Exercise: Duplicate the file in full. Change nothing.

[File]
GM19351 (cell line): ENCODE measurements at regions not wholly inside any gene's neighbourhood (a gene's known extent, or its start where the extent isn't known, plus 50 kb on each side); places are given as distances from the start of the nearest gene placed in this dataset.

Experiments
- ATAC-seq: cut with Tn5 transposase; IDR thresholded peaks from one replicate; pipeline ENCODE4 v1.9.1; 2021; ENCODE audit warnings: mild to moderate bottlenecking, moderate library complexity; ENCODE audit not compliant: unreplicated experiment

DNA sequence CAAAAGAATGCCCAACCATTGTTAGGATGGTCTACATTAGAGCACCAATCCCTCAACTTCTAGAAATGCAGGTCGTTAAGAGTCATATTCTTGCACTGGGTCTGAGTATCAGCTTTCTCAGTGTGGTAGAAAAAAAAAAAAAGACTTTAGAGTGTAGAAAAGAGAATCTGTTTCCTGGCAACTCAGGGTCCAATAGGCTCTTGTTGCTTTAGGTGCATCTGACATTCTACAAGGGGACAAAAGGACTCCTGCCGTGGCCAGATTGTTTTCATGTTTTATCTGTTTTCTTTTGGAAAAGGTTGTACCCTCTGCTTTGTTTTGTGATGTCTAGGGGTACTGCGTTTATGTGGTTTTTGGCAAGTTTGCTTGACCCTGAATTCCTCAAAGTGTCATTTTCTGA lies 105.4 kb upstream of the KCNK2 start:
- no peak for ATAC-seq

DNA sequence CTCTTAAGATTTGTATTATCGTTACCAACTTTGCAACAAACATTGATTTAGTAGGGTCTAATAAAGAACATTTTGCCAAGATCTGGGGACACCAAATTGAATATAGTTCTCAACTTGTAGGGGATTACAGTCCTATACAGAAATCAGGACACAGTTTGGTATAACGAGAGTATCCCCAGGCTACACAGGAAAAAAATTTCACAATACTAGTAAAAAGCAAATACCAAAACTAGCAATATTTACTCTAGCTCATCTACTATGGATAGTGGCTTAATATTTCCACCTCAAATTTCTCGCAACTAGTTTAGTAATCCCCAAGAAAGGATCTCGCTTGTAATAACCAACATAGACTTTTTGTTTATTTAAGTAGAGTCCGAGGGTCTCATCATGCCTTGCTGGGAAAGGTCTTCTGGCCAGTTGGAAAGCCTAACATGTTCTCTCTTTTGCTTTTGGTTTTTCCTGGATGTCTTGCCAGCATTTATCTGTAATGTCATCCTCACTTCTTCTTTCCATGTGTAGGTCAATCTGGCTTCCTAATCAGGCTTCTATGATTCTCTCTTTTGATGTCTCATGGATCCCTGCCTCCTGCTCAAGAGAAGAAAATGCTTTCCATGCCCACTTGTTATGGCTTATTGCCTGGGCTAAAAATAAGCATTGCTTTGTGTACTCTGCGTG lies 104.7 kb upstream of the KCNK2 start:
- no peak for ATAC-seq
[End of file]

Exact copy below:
GM19351 (cell line): ENCODE measurements at regions not wholly inside any gene's neighbourhood (a gene's known extent, or its start where the extent isn't known, plus 50 kb on each side); places are given as distances from the start of the nearest gene placed in this dataset.

Experiments
- ATAC-seq: cut with Tn5 transposase; IDR thresholded peaks from one replicate; pipeline ENCODE4 v1.9.1; 2021; ENCODE audit warnings: mild to moderate bottlenecking, moderate library complexity; ENCODE audit not compliant: unreplicated experiment

DNA sequence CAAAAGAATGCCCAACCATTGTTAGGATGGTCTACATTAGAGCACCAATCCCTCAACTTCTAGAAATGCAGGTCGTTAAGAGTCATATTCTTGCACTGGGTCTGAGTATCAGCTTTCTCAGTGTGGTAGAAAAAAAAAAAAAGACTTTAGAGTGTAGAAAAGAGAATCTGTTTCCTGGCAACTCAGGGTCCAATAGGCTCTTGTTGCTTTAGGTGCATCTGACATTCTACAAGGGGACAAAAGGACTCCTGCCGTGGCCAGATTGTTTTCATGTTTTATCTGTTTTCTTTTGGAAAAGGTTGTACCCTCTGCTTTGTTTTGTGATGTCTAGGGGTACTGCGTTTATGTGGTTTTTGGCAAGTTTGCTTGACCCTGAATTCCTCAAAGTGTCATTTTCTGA lies 105.4 kb upstream of the KCNK2 start:
- no peak for ATAC-seq

DNA sequence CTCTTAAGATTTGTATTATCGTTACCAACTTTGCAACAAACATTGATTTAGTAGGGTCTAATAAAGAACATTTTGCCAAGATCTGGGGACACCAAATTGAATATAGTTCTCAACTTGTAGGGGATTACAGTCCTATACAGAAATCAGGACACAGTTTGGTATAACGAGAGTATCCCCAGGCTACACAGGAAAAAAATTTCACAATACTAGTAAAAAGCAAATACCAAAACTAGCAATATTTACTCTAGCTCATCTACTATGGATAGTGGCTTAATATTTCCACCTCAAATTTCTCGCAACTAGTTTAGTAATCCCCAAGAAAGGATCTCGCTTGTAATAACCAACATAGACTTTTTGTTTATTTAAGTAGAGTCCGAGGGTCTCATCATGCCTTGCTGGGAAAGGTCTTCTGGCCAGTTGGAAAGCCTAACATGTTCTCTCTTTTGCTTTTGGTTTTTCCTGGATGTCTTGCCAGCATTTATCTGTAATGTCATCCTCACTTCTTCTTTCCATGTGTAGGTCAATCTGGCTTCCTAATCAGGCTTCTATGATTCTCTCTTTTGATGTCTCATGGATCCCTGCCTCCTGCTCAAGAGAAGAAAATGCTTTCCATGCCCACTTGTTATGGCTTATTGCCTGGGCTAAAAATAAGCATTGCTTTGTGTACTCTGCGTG lies 104.7 kb upstream of the KCNK2 start:
- no peak for ATAC-seq